Direct Measurement of Leukemic Cell Turnover (Synthesis and Removal) in Patients With Chronic Lymphocytic Leukemia Using Deuterated Water (GAC 0004)
Chronic lymphocytic leukemia. B-cell chronic lymphocytic leukemia (B-CLL) is the most
prevalent leukemia in the Western Hemisphere, accounting for ~25% of all leukemia's. It
represents a monoclonal expansion of small, long-lived, apparently slowly dividing CD5+ B
cells. Because of the low proliferative index and a presumed uniform proliferative rate of
B-CLL cells in vivo (a fact not yet tested or documented), B-CLL appears to be primarily a
disease of accumulation rather than proliferation.
B-CLL remains an incurable illness and there is no survival benefit to early intervention.
Therefore, patients with early stage disease are usually followed closely without initiating
treatment. Patients with more extensive disease or progressive cytopenias are eventually
treated with cytotoxic agents, with or without prednisone, or with nucleoside analogues that
promote apoptosis in the leukemic cells. The clinical outcome of the disease is determined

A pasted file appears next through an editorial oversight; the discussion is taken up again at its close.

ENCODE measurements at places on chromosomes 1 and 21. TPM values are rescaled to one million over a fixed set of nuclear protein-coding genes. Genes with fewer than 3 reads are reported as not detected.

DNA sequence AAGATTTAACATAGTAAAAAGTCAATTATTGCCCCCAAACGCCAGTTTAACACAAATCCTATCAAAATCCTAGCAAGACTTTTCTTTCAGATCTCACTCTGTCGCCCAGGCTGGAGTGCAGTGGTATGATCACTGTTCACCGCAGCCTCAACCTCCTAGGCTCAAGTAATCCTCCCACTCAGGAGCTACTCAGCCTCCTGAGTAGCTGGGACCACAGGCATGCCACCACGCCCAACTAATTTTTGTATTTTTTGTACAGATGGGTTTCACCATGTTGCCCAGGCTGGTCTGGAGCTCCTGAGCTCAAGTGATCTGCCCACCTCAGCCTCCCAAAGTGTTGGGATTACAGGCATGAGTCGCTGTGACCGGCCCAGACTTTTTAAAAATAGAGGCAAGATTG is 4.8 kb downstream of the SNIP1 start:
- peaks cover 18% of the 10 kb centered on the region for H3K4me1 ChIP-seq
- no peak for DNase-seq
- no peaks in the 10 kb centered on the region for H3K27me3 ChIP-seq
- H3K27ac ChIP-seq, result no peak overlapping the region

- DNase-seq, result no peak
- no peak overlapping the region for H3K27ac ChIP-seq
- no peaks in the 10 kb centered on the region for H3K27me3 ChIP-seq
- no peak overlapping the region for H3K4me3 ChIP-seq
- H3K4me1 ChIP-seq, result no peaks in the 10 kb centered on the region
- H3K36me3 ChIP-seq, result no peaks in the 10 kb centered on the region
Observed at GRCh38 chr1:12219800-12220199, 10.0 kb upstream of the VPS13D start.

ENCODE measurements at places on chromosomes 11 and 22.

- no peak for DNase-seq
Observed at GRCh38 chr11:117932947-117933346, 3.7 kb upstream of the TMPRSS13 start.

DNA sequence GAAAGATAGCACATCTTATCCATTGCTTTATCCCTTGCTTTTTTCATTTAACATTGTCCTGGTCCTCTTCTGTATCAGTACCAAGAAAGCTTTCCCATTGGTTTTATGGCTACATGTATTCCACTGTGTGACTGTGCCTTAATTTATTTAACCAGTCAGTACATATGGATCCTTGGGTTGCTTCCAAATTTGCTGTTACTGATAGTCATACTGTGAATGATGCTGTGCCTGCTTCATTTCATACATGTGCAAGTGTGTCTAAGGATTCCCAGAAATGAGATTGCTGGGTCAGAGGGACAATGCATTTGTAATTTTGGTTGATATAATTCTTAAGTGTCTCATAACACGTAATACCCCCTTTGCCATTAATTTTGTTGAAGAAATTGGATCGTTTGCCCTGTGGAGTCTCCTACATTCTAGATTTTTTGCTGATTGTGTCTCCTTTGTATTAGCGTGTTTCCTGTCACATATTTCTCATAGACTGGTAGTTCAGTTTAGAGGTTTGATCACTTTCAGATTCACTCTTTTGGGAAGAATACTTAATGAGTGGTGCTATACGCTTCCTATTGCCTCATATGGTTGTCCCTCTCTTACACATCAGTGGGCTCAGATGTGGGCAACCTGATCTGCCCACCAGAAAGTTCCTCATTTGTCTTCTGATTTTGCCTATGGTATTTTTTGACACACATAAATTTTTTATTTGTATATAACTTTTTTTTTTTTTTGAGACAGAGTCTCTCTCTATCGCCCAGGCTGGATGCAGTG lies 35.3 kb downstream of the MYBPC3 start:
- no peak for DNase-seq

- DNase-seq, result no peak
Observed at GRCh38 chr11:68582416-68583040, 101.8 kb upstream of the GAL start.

both by the profound dysregulation of the immune system that results in infection and
autoimmunity and by leukemic infiltration and destruction of organs. Autoimmune phenomena
are common and frequently directed against hematopoietic cells, resulting in autoimmune
hemolytic anemia (10-25%) or immune thrombocytopenia.
Observational Model: Cohort, Time Perspective: Prospective
B Cell Chronic Lymphocytic Leukemia Subgroups: Direct measurement of leukemic cell turnover (synthesis and removal) using deuterated water as a DNA-labeling agent in patients with chronic lymphocytic leukemia
We believe that the results of these studies may identify in vivo correlates of the in vitro studies we have performed previously. Kinetic analyses may be another way to identify patients with different levels of risk from this disease and thereby provide an additional prognostic parameter. This information may also help to individualize future therapies for specific patients based on the in vivo biology in their particular B-CLL clone.
Nicholas Chiorazzi, MD
Feinstein Institute for Medical Research
United States: Institutional Review Board
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